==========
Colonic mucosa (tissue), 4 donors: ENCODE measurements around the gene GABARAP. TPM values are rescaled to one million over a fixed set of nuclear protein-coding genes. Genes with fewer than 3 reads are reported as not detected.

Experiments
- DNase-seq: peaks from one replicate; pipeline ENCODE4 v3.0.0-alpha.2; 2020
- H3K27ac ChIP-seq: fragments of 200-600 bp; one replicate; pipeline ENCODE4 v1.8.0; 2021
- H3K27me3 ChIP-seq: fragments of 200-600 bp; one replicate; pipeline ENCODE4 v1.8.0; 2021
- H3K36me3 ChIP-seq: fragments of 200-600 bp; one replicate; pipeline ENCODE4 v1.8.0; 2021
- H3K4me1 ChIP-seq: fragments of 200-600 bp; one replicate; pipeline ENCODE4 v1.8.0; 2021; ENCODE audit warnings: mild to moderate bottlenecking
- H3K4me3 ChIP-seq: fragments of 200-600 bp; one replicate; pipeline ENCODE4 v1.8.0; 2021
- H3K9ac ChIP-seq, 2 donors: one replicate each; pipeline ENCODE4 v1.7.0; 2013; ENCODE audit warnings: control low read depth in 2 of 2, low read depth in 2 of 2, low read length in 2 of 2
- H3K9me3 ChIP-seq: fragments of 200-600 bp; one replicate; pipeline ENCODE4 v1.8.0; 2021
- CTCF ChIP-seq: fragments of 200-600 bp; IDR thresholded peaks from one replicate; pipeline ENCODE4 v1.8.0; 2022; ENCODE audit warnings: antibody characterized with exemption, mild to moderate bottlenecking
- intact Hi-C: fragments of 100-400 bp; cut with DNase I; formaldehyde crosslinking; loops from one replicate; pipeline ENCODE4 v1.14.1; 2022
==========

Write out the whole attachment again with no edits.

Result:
Colonic mucosa (tissue), 4 donors: ENCODE measurements around the gene GABARAP. TPM values are rescaled to one million over a fixed set of nuclear protein-coding genes. Genes with fewer than 3 reads are reported as not detected.

Experiments
- DNase-seq: peaks from one replicate; pipeline ENCODE4 v3.0.0-alpha.2; 2020
- H3K27ac ChIP-seq: fragments of 200-600 bp; one replicate; pipeline ENCODE4 v1.8.0; 2021
- H3K27me3 ChIP-seq: fragments of 200-600 bp; one replicate; pipeline ENCODE4 v1.8.0; 2021
- H3K36me3 ChIP-seq: fragments of 200-600 bp; one replicate; pipeline ENCODE4 v1.8.0; 2021
- H3K4me1 ChIP-seq: fragments of 200-600 bp; one replicate; pipeline ENCODE4 v1.8.0; 2021; ENCODE audit warnings: mild to moderate bottlenecking
- H3K4me3 ChIP-seq: fragments of 200-600 bp; one replicate; pipeline ENCODE4 v1.8.0; 2021
- H3K9ac ChIP-seq, 2 donors: one replicate each; pipeline ENCODE4 v1.7.0; 2013; ENCODE audit warnings: control low read depth in 2 of 2, low read depth in 2 of 2, low read length in 2 of 2
- H3K9me3 ChIP-seq: fragments of 200-600 bp; one replicate; pipeline ENCODE4 v1.8.0; 2021
- CTCF ChIP-seq: fragments of 200-600 bp; IDR thresholded peaks from one replicate; pipeline ENCODE4 v1.8.0; 2022; ENCODE audit warnings: antibody characterized with exemption, mild to moderate bottlenecking
- intact Hi-C: fragments of 100-400 bp; cut with DNase I; formaldehyde crosslinking; loops from one replicate; pipeline ENCODE4 v1.14.1; 2022